I was honored when he quoted me in his 2003 article “The Culture of Death” in the Village Voice but I was embarrassed when he sent a photographer from the newspaper to take my picture for the article.

I now treasure that article.

Rest in peace, Nat. We miss you  and we will never forget you!

The Slippery Slope-Tactics in the Assisted Suicide Movement

I first saw this tactic  in the mid-1980s when Missouri was considering a “living will” law to allow a person to refuse “death prolonging procedures” if a person became terminally ill and unable to speak for himself or herself.  Some of us warned about a broader agenda, citing court cases involving feeding tubes and seriously brain-injured but non-terminally ill patients like Paul Brophy and Claire Conroy in New Jersey and Massachusetts . In  response, “right to die” activists (as they were known then) added the ”safeguard” of not allowing the withholding of food and water to the Missouri law  and the bill was passed.

Not surprisingly, Missouri soon faced the Nancy Cruzan case  involving the withdrawal of a feeding tube from a non-terminally ill young woman in a so-called “persistent vegetative state”.  Soon after that,  a Missouri Designated Health Care Decision Maker Act was passed that would allow a person to designate someone to make health care decisions (or a relative if there is no document) including withholding or withdrawing of feeding tubes when the person was incapacitated whether or not they were terminally ill or even in a so-called “vegetative state”.

Now, over 30 years later, we have legalized physician-assisted suicide in several states and the District of Columbia and the former “right to die” groups are now known as Compassion and Choices.

TODAY’S SLIPPERY SLOPE TACTICS

In a December 2016 commentary article titled “End of Life Liberty in DC” for a publication supported by the University of Pittsburgh School of Law, lawyer and long-time assisted suicide activist Kathryn L. Tucker surprisingly criticizes the new assisted suicide law quietly signed into law by the mayor of Washington, DC. this month.

While most people might believe that passage of yet another assisted suicide law would be cause for celebration for assisted suicide activists, Ms. Tucker is unhappy with the so-called “safeguards” in the DC law-just as “right to die” activists were with Missouri’s “living will” law.

Ms. Tucker now complains about the “many burdens and restrictions imposed” by these “safeguards” which, ironically, are added by assisted suicide activists themselves when they  “routinely face arguments of insufficient ‘safeguards’”.  Ms. Tucker lists some of these so-called “burdens and restrictions”:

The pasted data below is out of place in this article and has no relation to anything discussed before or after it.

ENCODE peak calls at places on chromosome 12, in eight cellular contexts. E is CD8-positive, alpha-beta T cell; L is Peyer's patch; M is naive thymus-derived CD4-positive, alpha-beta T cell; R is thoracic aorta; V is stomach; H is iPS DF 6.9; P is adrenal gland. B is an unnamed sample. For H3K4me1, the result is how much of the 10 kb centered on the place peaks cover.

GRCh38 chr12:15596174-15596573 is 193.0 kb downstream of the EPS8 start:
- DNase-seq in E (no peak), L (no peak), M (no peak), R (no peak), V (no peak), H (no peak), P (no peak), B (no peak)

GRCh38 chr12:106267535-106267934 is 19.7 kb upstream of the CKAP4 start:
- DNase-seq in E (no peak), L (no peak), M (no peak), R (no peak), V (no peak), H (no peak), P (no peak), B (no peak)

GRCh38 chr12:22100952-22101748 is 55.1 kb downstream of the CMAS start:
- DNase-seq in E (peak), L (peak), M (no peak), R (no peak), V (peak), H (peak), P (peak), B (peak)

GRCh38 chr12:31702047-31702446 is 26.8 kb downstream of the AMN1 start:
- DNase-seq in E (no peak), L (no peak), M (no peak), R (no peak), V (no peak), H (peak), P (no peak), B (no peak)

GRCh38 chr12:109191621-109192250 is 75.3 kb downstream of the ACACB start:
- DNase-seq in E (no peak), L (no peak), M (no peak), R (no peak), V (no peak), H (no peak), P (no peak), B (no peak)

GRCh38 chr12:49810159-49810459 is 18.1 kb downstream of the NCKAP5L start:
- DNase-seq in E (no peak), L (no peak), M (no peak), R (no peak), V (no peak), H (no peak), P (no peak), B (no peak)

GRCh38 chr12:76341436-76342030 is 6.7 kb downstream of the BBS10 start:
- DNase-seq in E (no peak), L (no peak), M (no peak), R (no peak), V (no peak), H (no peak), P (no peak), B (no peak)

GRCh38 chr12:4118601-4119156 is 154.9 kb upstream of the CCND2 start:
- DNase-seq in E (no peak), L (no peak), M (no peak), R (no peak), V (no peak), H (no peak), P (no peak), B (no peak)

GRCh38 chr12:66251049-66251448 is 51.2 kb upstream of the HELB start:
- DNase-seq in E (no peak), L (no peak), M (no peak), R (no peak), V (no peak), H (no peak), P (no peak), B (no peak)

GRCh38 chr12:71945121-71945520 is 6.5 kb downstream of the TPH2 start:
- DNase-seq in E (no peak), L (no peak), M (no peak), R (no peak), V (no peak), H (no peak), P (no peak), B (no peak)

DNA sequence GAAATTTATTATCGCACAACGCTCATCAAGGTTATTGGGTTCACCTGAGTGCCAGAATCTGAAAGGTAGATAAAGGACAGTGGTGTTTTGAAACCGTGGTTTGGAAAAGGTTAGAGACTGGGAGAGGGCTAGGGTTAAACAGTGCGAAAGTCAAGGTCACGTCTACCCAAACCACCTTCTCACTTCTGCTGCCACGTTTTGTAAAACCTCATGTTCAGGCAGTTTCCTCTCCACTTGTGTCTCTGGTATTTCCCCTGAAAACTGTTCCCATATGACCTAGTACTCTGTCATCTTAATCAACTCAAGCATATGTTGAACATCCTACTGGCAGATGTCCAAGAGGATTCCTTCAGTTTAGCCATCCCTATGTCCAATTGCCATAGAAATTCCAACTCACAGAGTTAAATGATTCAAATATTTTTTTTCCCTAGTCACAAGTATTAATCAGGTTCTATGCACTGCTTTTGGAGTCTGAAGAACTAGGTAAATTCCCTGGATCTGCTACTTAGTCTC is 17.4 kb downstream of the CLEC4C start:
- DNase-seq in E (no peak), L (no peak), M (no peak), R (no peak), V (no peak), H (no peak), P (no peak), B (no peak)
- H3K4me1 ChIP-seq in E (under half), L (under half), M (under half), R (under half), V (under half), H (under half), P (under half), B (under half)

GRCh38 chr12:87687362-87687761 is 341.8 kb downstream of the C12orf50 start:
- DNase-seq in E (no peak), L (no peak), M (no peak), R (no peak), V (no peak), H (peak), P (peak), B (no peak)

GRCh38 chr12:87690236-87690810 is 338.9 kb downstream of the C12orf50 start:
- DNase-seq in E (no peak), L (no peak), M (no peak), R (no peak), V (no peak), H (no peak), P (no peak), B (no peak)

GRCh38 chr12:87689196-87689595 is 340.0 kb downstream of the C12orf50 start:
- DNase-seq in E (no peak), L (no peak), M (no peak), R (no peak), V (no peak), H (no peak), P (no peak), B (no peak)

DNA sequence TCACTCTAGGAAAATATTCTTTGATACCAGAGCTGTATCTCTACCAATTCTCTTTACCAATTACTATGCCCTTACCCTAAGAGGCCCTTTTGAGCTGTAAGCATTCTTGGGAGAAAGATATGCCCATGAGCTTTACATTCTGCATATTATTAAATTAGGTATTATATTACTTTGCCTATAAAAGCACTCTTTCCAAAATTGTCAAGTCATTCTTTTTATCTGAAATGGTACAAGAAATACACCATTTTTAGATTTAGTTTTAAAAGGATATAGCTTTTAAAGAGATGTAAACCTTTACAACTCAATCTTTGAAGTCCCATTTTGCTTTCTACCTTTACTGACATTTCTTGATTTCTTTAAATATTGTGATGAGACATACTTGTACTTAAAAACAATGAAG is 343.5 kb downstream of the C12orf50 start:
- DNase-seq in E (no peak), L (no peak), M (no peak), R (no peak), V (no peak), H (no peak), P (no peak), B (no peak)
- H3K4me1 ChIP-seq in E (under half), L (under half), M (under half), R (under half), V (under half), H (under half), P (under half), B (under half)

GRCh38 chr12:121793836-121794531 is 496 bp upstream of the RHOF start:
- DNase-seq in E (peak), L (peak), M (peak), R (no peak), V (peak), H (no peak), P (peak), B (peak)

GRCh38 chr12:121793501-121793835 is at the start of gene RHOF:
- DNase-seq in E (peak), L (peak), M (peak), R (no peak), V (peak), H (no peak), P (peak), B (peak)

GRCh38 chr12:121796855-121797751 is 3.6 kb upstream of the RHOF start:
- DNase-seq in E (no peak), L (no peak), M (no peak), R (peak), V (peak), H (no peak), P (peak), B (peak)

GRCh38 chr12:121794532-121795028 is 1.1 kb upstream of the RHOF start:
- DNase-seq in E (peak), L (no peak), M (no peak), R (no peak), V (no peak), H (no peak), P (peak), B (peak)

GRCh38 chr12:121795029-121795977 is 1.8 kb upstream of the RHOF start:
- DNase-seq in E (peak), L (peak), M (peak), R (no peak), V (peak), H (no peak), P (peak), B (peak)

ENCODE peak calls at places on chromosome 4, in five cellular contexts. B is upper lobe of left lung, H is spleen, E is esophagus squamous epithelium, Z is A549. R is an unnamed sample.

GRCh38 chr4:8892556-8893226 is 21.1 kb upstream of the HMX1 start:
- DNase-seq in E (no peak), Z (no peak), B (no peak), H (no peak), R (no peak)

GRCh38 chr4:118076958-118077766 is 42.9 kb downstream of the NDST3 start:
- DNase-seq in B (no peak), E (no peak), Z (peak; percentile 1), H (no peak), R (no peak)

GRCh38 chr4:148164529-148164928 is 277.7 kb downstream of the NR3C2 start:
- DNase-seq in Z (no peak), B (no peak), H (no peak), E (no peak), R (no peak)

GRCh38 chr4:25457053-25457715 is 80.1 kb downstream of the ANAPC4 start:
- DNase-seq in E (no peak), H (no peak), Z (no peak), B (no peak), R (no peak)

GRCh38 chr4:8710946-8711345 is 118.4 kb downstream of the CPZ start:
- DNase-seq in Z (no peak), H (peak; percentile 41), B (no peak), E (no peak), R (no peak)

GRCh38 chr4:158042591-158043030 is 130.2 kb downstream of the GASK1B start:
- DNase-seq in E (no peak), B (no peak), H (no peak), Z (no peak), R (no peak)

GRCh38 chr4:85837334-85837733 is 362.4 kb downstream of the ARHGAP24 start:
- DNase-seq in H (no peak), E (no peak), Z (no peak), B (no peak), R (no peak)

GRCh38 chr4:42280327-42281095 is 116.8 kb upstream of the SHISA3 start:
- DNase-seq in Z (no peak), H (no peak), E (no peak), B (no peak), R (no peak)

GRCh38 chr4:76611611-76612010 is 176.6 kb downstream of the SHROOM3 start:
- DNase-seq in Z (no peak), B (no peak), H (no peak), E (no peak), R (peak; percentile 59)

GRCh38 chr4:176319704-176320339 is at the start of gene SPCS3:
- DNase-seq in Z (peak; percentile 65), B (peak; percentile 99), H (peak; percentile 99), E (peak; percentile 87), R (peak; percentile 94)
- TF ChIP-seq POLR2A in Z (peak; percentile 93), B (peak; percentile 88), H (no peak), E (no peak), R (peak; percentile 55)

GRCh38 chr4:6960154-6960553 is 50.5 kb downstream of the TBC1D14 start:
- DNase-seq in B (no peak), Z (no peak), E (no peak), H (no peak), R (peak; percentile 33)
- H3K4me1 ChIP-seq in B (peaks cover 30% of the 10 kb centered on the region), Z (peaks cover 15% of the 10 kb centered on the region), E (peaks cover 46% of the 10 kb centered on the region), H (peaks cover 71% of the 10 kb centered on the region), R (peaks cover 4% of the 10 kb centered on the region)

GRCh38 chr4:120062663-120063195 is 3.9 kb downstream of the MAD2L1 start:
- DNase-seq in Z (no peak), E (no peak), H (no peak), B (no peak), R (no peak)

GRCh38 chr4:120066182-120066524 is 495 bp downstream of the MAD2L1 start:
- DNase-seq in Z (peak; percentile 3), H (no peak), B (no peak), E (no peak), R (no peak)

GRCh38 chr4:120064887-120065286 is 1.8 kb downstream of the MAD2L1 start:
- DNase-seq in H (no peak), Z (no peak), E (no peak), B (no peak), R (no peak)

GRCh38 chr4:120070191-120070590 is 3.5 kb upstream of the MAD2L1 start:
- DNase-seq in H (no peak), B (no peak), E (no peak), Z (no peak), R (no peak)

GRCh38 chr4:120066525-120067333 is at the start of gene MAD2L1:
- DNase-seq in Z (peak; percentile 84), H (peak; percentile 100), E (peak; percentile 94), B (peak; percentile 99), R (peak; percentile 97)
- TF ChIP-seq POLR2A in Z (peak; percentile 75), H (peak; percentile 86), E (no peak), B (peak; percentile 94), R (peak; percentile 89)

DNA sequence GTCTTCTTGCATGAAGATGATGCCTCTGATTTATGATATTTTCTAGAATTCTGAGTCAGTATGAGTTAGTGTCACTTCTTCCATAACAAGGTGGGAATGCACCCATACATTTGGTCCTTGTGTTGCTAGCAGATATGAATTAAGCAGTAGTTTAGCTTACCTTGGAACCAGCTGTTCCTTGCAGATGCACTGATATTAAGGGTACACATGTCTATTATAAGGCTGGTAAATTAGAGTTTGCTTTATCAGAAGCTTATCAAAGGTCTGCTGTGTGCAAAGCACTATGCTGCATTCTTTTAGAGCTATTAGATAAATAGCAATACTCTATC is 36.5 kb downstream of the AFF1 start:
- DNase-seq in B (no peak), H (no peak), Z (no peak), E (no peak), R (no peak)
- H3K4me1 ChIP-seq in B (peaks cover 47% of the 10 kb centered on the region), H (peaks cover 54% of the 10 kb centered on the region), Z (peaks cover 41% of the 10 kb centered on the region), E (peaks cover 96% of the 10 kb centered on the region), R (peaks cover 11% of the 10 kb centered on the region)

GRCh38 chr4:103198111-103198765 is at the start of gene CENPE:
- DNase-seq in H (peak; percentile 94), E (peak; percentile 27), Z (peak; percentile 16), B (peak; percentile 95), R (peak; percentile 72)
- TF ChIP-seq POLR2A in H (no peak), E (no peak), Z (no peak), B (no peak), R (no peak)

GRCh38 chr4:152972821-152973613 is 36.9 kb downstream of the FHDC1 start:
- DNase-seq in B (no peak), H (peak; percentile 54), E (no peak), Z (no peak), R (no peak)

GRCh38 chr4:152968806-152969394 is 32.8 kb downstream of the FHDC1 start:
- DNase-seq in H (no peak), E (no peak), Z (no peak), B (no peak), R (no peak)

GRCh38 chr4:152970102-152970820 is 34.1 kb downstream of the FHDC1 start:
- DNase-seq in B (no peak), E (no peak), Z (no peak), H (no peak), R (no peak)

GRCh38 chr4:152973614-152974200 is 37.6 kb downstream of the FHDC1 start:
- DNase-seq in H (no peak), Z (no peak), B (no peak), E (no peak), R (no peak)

• Patients electing AID (aid in dying, the activists preferred term for physician-assisted suicide) must make at least three requests, two oral and one written.
  • The requests must be witnessed.
  • A second opinion confirming diagnosis and prognosis is required.
  • A mental health specialist must be consulted if the attending or consulting physician has concerns regarding the patient’s ability to make an informed decision.
  • A minimum fifteen-day waiting period must elapse between the two oral requests.
  • Physicians must collect and report a vast amount of demographic data on who chooses AID and why.

Ms. Tucker claims these so-called burdens and restrictions “impose heavy governmental intrusion into the practice of medicine, which is concerning because it creates barriers to patient access and to physician participation.” (Emphasis added)

Instead, Ms. Tucker proposes another, more expansive statute without the usual so-called “safeguards” that would provide:

a clear safe harbor (i.e. immunity) for physicians to practice aid in dying in conformity with standard of care. This reflected a positive step in the direction of normalizing AID within the practice of medicine. Medicine is not routinely governed by statute but, rather, by the type of care that a competent health care professional would render in similar circumstances —referred to as standard of care or best practice. (Emphasis added)

In other words, Ms. Tucker is proposing a policy that makes assisted suicide simply normal medical care with special protections against criminal, civil or disciplinary actions for doctors who participate even though such immunity is not given for other medical practices.